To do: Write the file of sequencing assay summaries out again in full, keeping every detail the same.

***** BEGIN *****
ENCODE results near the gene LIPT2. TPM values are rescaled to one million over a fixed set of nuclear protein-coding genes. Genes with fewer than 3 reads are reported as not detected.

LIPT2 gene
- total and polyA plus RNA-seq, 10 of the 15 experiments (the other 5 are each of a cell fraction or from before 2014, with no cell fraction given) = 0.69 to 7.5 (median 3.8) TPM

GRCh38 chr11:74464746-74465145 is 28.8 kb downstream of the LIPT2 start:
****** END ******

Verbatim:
ENCODE results near the gene LIPT2. TPM values are rescaled to one million over a fixed set of nuclear protein-coding genes. Genes with fewer than 3 reads are reported as not detected.

LIPT2 gene
- total and polyA plus RNA-seq, 10 of the 15 experiments (the other 5 are each of a cell fraction or from before 2014, with no cell fraction given) = 0.69 to 7.5 (median 3.8) TPM

GRCh38 chr11:74464746-74465145 is 28.8 kb downstream of the LIPT2 start: